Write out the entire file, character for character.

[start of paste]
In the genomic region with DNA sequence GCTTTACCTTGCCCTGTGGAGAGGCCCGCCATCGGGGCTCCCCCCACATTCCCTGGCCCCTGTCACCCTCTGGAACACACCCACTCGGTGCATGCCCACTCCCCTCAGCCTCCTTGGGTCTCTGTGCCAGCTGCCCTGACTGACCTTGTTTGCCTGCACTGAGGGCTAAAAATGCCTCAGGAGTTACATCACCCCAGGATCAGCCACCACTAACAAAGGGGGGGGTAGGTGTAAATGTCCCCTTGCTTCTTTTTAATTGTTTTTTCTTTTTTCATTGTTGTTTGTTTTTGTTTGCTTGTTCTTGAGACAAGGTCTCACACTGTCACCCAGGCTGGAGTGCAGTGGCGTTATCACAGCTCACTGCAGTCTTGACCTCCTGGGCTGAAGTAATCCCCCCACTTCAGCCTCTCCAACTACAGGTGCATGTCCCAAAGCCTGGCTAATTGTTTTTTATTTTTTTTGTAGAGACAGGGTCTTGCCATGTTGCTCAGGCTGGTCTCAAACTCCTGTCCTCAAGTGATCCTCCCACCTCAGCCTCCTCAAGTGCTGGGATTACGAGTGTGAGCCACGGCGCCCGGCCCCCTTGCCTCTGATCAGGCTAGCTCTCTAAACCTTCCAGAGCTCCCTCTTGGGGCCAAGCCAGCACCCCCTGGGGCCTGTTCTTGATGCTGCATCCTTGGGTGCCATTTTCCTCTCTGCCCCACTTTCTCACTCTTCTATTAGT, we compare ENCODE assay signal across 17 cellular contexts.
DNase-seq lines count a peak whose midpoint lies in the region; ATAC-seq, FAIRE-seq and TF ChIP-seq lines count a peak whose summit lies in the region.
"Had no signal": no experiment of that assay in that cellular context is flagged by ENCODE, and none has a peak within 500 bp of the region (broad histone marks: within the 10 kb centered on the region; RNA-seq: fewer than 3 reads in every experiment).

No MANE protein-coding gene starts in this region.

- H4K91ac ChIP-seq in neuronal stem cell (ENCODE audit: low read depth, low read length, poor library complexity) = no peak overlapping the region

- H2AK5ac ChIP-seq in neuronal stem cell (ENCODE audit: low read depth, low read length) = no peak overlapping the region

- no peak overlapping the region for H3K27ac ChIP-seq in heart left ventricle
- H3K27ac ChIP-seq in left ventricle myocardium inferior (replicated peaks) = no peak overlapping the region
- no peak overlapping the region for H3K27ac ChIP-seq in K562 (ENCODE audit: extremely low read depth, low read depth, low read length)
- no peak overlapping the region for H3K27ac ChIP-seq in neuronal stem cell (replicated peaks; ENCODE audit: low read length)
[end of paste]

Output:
In the genomic region with DNA sequence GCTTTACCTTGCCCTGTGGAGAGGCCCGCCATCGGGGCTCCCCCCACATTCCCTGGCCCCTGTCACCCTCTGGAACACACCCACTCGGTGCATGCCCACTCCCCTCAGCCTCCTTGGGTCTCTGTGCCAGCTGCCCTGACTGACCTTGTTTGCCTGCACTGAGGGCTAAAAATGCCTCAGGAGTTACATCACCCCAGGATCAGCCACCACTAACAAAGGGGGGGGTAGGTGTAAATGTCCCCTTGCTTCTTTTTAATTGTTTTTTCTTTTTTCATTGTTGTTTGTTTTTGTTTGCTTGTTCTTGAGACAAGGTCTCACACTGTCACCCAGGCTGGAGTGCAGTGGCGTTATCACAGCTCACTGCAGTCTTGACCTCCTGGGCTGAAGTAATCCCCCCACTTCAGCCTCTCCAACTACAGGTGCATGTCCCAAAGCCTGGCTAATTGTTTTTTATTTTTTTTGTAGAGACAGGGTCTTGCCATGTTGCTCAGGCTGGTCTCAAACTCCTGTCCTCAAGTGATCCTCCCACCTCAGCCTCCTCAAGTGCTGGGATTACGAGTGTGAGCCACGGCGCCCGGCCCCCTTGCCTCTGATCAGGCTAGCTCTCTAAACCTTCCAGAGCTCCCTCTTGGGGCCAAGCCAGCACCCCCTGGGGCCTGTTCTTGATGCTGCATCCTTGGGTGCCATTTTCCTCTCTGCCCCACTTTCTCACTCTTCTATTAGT, we compare ENCODE assay signal across 17 cellular contexts.
DNase-seq lines count a peak whose midpoint lies in the region; ATAC-seq, FAIRE-seq and TF ChIP-seq lines count a peak whose summit lies in the region.
"Had no signal": no experiment of that assay in that cellular context is flagged by ENCODE, and none has a peak within 500 bp of the region (broad histone marks: within the 10 kb centered on the region; RNA-seq: fewer than 3 reads in every experiment).

No MANE protein-coding gene starts in this region.

- H4K91ac ChIP-seq in neuronal stem cell (ENCODE audit: low read depth, low read length, poor library complexity) = no peak overlapping the region

- H2AK5ac ChIP-seq in neuronal stem cell (ENCODE audit: low read depth, low read length) = no peak overlapping the region

- no peak overlapping the region for H3K27ac ChIP-seq in heart left ventricle
- H3K27ac ChIP-seq in left ventricle myocardium inferior (replicated peaks) = no peak overlapping the region
- no peak overlapping the region for H3K27ac ChIP-seq in K562 (ENCODE audit: extremely low read depth, low read depth, low read length)
- no peak overlapping the region for H3K27ac ChIP-seq in neuronal stem cell (replicated peaks; ENCODE audit: low read length)